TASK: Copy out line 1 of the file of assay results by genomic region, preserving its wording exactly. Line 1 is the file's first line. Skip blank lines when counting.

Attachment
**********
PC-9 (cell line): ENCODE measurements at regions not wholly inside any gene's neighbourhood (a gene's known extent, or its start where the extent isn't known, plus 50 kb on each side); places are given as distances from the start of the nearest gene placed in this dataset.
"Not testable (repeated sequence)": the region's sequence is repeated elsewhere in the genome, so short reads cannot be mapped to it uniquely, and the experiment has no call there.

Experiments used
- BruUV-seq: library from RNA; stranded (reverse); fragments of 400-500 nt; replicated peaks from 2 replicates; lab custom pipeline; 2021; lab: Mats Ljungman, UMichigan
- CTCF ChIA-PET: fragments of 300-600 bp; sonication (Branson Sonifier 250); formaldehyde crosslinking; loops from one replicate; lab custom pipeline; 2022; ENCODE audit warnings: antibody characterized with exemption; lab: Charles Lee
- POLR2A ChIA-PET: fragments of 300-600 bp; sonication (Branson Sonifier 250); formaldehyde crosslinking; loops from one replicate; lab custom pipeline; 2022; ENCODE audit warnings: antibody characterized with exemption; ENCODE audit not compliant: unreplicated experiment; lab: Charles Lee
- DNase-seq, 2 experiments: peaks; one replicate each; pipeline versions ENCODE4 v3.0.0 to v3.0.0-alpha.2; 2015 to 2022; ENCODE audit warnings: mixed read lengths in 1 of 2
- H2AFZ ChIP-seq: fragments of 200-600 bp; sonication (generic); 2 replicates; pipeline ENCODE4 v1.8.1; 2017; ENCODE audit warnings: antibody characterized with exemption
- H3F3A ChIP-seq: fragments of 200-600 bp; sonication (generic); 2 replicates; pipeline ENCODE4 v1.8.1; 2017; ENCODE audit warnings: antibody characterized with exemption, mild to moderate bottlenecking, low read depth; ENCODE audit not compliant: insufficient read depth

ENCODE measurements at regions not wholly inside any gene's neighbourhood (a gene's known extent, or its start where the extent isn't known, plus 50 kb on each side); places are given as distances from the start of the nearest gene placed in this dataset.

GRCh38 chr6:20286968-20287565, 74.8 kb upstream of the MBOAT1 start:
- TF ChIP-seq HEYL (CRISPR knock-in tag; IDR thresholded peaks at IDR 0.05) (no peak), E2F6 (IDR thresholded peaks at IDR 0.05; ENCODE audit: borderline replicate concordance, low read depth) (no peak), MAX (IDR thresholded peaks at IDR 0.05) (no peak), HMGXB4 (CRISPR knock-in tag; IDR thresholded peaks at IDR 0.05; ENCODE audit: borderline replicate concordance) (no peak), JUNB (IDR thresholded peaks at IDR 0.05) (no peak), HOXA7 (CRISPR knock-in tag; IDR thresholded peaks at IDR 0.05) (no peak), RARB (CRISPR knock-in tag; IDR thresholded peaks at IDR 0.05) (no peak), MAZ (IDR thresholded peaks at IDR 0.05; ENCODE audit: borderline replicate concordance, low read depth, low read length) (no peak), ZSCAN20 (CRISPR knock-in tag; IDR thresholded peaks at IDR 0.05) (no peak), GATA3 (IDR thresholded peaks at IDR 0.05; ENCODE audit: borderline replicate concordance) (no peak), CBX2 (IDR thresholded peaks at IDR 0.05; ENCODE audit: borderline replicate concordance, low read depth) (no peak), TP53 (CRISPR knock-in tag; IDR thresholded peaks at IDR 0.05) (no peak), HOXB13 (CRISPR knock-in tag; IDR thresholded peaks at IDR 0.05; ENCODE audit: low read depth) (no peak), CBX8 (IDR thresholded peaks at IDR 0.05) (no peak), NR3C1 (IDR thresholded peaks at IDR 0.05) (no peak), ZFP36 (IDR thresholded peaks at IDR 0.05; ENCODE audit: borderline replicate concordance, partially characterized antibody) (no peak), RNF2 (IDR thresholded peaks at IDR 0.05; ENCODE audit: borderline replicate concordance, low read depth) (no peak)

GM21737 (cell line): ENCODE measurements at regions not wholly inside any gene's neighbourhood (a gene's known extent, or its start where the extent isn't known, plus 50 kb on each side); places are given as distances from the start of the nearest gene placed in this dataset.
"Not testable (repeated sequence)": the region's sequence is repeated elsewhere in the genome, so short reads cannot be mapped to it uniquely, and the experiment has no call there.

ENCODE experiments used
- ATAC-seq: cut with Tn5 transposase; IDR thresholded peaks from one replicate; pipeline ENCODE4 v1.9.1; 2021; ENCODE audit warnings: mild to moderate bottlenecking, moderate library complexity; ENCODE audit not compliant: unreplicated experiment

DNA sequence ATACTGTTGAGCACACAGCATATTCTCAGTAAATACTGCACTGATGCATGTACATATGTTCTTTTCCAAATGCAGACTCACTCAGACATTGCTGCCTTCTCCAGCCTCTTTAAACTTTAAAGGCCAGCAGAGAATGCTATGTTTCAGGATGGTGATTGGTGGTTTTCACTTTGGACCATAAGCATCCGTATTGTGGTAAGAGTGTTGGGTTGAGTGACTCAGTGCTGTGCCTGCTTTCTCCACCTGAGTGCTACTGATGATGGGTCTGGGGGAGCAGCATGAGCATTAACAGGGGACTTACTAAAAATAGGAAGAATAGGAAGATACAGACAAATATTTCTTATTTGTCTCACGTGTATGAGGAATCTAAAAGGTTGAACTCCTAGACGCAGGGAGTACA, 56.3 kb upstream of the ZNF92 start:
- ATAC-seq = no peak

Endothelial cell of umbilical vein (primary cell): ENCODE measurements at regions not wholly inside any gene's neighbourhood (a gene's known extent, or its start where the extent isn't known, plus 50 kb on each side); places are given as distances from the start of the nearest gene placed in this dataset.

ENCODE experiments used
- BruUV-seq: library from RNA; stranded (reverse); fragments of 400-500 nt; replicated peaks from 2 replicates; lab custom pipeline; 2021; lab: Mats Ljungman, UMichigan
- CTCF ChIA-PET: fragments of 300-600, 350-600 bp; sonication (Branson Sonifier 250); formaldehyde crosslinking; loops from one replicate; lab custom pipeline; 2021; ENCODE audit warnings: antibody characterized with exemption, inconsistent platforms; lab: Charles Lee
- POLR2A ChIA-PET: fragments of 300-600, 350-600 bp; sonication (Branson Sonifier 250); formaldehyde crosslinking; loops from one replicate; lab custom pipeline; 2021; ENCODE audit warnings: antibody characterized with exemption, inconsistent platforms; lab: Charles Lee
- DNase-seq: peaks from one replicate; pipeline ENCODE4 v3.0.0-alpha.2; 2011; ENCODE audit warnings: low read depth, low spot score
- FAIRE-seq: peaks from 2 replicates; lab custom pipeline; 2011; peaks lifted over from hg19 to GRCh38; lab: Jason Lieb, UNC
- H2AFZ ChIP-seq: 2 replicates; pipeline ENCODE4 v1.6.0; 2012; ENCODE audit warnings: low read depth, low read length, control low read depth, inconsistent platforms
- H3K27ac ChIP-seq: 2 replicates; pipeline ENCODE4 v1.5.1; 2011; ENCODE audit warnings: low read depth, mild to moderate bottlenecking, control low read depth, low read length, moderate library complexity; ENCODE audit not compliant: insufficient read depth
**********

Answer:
PC-9 (cell line): ENCODE measurements at regions not wholly inside any gene's neighbourhood (a gene's known extent, or its start where the extent isn't known, plus 50 kb on each side); places are given as distances from the start of the nearest gene placed in this dataset.